Don’t listen to doomsayers who knock the value of a college degree, writes Ed Sector‘s Kevin Carey in The New Republic.
Sally Cameron studied French and Arabic at an elite liberal arts college, then earned an Ivy League management degree. But when she hit the market, the economy was in recession and unemployment was high. She was forced to tend bar and fill her time with volunteer work.
Labor economists warned that a surplus of diploma-ed workers would push down long-term wages for college graduates.
As one George Washington University labor economist said, “A surfeit of any commodity—a BA or an MA—means that eventually it will stop paying off.”
It’s an old story, Carey writes. Sally Cameron earned her master’s degree from Yale in 1980. A Washington Post story on her struggles was published in 1982.
For going on four decades, the press has been raising alarms that college degrees may no longer be a sound investment. Two things about these stories have remained constant: They always feature an over-educated bartender, and they are always wrong.
In 1976, The New York Times wrote a front-page story warning that “college-educated Americans are losing their economic advantage.” People magazine asked: “Is a college degree still a passport to white collar success?”
The answer, it turned it out, was unequivocally “Yes.” . . . Students continued to matriculate in record numbers. The percent of adults with a bachelor’s degree passed 20 percent in the 1980s, 25 percent in the 1990s, and stands just below 30 percent today. Yet despite the increase in supply, the price that employers were willing to pay for college graduates went up, not down. The inflation-adjusted median wage of bachelor’s degree holders increased by 34 percent from 1983 to 2008. (The earnings for high school dropouts, on the other hand, fell by 2 percent during the same time.) People with graduate degrees did even better, increasing their earnings by 55 percent.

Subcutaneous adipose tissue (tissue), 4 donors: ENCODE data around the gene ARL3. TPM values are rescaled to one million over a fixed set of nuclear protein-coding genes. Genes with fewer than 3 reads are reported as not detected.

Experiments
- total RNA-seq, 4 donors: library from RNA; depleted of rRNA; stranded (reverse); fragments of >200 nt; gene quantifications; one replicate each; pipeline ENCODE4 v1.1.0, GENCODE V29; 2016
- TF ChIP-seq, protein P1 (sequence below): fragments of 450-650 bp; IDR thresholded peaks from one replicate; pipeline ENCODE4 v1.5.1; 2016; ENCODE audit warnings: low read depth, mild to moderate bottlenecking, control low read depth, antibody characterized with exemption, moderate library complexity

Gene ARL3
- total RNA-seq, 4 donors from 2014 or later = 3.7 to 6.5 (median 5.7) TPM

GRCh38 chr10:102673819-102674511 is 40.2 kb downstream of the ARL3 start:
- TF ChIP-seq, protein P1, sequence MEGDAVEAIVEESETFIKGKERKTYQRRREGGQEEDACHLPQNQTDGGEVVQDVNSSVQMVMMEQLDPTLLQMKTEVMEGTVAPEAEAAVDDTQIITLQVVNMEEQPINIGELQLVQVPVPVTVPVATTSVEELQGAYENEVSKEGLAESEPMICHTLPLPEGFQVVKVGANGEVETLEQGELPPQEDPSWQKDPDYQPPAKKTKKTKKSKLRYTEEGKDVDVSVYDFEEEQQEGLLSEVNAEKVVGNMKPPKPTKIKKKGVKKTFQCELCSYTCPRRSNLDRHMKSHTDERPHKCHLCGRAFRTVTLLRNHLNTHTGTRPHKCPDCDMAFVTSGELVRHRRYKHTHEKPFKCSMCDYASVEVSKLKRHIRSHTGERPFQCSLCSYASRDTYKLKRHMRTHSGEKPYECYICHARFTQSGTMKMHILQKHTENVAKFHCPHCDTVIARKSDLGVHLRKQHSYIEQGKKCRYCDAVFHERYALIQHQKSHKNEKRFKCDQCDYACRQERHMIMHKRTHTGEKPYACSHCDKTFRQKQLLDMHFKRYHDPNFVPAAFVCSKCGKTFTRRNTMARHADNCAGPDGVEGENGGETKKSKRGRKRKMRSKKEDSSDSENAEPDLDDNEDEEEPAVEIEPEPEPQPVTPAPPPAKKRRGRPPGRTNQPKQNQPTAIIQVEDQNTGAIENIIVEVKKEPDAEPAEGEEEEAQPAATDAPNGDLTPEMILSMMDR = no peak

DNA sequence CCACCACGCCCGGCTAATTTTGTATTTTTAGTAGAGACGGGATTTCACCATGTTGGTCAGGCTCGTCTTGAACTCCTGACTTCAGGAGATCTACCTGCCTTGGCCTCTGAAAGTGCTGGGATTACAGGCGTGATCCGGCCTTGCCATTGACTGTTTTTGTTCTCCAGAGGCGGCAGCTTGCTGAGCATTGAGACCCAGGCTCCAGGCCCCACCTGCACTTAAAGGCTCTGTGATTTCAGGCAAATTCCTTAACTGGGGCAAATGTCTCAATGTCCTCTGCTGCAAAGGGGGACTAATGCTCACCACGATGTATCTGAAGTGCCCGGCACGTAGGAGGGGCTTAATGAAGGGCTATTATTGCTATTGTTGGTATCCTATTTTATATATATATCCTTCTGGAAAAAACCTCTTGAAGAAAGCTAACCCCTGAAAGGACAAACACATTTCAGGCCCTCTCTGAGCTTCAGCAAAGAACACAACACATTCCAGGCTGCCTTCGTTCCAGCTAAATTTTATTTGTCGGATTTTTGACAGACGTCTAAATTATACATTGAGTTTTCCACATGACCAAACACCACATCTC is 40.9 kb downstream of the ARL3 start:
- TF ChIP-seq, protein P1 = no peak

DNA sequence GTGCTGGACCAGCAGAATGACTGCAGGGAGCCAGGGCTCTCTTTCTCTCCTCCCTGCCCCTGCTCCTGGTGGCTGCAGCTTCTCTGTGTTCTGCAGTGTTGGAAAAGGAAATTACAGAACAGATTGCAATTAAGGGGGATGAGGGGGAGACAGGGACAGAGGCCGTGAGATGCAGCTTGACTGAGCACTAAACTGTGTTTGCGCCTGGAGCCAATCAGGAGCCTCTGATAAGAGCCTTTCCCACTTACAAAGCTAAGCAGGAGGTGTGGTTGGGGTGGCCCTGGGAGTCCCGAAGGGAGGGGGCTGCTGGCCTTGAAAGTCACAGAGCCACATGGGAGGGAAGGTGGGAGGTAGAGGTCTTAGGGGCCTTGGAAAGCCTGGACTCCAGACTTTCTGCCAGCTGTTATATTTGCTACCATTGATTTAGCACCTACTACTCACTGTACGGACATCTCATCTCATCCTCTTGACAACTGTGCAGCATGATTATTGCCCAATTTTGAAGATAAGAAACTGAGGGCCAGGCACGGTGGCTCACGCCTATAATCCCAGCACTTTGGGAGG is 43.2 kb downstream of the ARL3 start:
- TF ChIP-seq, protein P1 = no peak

Yet the media kept warning of a grim future for college graduates, always featuring a young grad working as a janitor, meter maid or file clerk and living on food stamps, Ramen noodles or Mom’s cooking, Carey writes. The doom-and-gloom stories ignore the fact that overeducated bartenders are likely to move up in the world.
Back in 1982, the Postwrote about Mel Rodenstein, a Peace Corps alum with a master’s degree in international affairs who was slaving away in a “mindless” file clerk job, forced to cut coupons and subsist on rice and beans. He went on to a series of nonprofit management jobs and, by 2010, was a senior research project supervisor at the Johns Hopkins University School of Health.
In 1993, a Post article titled “Grads Without Jobs” described two young women graduating from good state universities who planned to spend a year wandering North America in a station wagon because “there are no jobs anyway.” Today, one of them lives in Silver Spring, Maryland, and runs her own H.R. consulting firm. The other got a PhD and works 20 feet away from this author in a Washington, DC think tank.
Sally Cameron is a senior manager at an international development consulting company that works under contract with USAID. Her recent work includes building railroads in cyclone-devastated Madagascar. Her liberal arts degree from Smith College must come in handy, since one of the two official languages there is French. That’s how things usually work out for people who get college degrees.
After eight years as a student (and janitor), Joseph Bast never completed a bachelor’s degree at the University of Chicago. He’s too busy running a think tank.